By Kathi Bliss
Despite delays caused by an historic drought and the catastrophic flooding that followed, construction of State Highway 130 is drawing to a close, with a projected opening date earlier than originally expected.
According to a presentation given by SH-130 Concession Company representatives last week, construction on the southbound lanes of the highway are nearly complete, and work on the northbound lanes should only take a matter of weeks.
“Our target open date was Nov. 11, 2012,” said Chief Operations Officer Matt Pierce on Friday afternoon. “But if everything goes as it has been, we expect to be open sometime in mid-October.”
Concerns began to grow last fall, when the freshly-laid asphalt began to crack. Throughout the spring, crews worked to strip away the damaged asphalt and lay fresh material; at the same time, they changed the sub-structure of the highway in an effort to “keep the wet parts wet and the dry parts dry,” Pierce said.
Part of those changes includes digging one-foot wide ditches eight feet long periodically along the edge of the pavement. Those ditches, Pierce said, are intended to draw moisture away from the roadway itself, preserving the integrity of the clay soil substructure, which has a tendency to expand during wet weather and contract during dry spells.
Much of the construction of Segments 5 and 6 (from Mustang Ridge to Seguin) of the highway occurred during a time of historic drought, record heat and record-low rainfalls. When the weather pattern broke and some moisture returned to the soil, the land beneath the highway expanded, causing the cracks to appear.
While Pierce said they continue to expect imperfections in the asphalt, he believes the changes made to the structure and the repaving process, which cost nearly $30 million, will help to contain those imperfections to near the edges of the roadway, as opposed to near the center, where the cracks had appeared earlier this year.
An additional step taken to help reduce cracking and maintenance on the roadway, as well as to push the construction toward its target date, is a state-of-the art paving process which involves paving both lanes at the same time, effectively creating one giant slab of asphalt.
Oftentimes, one lane of a road is paved and allowed to cool, and then paving is completed on the other lane.
The echelon technique, Pierce said, allows for a more stable and smoother road surface, without changes in level from lane to lane.
When the long-planned roadway opens later this year, it will be one of the “fastest” roads in Texas, according to SH130 Concessions Chief Executive Officer Javier Gutierrez, who spoke at the Lockhart Economic Development Summit on Friday.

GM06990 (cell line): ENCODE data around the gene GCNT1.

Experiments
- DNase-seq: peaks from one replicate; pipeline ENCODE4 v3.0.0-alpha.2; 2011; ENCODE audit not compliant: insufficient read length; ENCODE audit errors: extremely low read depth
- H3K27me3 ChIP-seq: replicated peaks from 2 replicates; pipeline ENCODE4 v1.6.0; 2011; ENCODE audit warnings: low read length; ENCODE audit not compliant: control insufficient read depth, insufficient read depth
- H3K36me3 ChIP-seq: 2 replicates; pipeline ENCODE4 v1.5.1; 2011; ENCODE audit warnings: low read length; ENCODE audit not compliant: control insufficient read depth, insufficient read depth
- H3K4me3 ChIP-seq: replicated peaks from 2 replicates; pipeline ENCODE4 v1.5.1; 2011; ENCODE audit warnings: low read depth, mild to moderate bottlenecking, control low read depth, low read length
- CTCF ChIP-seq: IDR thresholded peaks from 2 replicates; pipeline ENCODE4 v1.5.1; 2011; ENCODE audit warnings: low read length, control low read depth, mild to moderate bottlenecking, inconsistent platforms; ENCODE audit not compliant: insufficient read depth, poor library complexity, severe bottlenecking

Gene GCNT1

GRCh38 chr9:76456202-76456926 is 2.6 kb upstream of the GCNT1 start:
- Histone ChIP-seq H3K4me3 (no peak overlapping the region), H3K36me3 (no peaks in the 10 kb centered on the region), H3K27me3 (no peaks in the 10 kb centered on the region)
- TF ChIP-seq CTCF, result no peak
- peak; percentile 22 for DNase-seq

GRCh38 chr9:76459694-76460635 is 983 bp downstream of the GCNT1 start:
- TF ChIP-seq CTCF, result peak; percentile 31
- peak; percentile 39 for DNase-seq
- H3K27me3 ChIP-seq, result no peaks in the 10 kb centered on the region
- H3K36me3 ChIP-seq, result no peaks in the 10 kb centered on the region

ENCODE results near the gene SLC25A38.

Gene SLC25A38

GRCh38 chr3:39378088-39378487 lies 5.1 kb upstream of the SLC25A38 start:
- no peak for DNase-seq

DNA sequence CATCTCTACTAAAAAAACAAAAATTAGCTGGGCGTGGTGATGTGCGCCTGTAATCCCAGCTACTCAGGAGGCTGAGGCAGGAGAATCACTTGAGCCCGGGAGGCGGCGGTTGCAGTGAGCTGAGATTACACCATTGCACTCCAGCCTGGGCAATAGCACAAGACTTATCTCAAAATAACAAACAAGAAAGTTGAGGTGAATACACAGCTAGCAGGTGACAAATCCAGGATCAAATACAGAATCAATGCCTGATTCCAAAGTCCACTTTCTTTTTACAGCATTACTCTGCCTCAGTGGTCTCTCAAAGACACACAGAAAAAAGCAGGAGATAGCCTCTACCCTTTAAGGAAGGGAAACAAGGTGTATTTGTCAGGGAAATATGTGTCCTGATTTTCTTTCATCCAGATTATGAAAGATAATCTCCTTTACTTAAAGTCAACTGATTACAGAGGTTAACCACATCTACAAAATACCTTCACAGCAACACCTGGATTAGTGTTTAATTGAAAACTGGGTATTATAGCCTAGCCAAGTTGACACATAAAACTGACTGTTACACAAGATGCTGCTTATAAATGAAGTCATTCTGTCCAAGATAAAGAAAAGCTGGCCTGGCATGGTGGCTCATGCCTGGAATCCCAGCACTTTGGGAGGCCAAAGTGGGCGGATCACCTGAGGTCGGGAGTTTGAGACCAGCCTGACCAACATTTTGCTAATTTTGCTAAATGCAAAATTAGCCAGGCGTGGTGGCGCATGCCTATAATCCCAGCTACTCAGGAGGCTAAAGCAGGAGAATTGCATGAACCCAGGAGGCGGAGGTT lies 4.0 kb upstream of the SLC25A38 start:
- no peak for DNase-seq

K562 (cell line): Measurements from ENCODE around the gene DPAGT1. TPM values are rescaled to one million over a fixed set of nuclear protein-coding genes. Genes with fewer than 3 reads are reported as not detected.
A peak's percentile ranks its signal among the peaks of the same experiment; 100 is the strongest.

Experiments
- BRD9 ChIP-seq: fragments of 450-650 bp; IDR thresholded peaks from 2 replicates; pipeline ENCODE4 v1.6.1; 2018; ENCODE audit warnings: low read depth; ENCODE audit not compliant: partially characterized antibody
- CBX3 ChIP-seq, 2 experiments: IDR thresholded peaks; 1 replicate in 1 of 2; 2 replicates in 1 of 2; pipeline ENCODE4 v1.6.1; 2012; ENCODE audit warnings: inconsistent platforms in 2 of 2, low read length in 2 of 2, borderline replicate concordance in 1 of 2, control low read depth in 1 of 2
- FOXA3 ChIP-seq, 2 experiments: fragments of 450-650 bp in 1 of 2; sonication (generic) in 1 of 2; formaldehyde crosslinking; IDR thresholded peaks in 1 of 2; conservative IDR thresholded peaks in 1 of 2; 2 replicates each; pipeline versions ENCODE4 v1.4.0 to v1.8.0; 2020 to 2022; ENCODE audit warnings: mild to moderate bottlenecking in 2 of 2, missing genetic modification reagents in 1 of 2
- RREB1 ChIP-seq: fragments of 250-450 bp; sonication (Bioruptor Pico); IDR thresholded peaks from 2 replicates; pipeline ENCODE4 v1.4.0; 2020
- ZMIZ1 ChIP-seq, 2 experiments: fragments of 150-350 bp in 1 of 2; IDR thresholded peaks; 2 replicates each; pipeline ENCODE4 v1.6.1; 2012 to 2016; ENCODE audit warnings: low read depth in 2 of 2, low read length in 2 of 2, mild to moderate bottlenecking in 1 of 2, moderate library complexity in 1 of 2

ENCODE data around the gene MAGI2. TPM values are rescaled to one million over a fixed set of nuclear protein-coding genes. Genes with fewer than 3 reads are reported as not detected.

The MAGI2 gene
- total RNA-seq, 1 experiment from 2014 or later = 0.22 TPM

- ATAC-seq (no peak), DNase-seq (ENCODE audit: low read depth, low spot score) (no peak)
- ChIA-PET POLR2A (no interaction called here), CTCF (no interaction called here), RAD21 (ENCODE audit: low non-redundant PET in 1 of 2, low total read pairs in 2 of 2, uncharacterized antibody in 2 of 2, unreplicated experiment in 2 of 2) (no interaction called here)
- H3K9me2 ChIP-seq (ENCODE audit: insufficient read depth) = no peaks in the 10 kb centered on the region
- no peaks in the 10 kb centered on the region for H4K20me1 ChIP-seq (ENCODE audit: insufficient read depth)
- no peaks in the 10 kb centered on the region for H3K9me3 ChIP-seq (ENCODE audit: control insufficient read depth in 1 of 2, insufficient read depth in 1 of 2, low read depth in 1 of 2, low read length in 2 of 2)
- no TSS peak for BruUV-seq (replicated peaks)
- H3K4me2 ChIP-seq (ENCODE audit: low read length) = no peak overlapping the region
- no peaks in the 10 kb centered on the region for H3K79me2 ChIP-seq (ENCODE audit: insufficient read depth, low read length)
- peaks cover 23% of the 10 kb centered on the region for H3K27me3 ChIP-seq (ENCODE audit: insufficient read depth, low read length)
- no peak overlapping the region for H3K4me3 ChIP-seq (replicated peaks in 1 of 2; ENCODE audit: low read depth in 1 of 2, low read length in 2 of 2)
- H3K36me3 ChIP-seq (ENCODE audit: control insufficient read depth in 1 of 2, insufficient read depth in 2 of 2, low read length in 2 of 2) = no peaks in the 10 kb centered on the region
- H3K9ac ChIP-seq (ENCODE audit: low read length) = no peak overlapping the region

The speed limit along the tollway, he said, is expected to be set at 85 miles per hour, significantly reducing commute time to Austin, San Antonio and points beyond. Tolls on the road will be assessed by the toll station, rather than by the mile, he said, and the trip from San Antonio to Georgetown along the full, 90-mile expanse of SH130 is likely to cost around $6 for a light vehicle.
Those tolls, he said, will be payable by mail, or via TxTAG.
Under the lease between SH130 Concession and the Texas Department of Transportation, those tolls will be split between the two organizations over the course of a 50-year lease that puts SH130 in charge of construction, maintenance of the four-lane road.
Long seen as a beacon of economic development by some, SH130 presents a unique concern for Lockhart and Caldwell County residents, as it is one of the first times in history that a toll road has been constructed on top of an existing, free, state-maintained thoroughfare. Austin commuters have expressed concern since construction began as to how their daily commute would be affected by the highway, both during construction and after the road opens.
Gutierrez addressed the “free portions” of SH130 briefly on Friday, specifically with regard to the access roads to SH130 between Lockhart and Mustang Ridge, which previously existed as US Highway 183.
Based on recent conversations with TxDOT, Gutierrez said the plan was still in place for the access roads to be available from Lockhart to Mustang Ridge. However, the speed limits on those access roads, he said, were likely to be 55 mph or lower in the north and southbound lanes.
That is the same speed limit, some have noted, which has been in place during the construction. Discussions with City of Lockhart officials have suggested 90 days after the highway opens, TxDOT representatives may be willing to perform a study to reassess those speed limits.
Watch future editions of the Post-Register for the latest news on the SH130 construction and opening.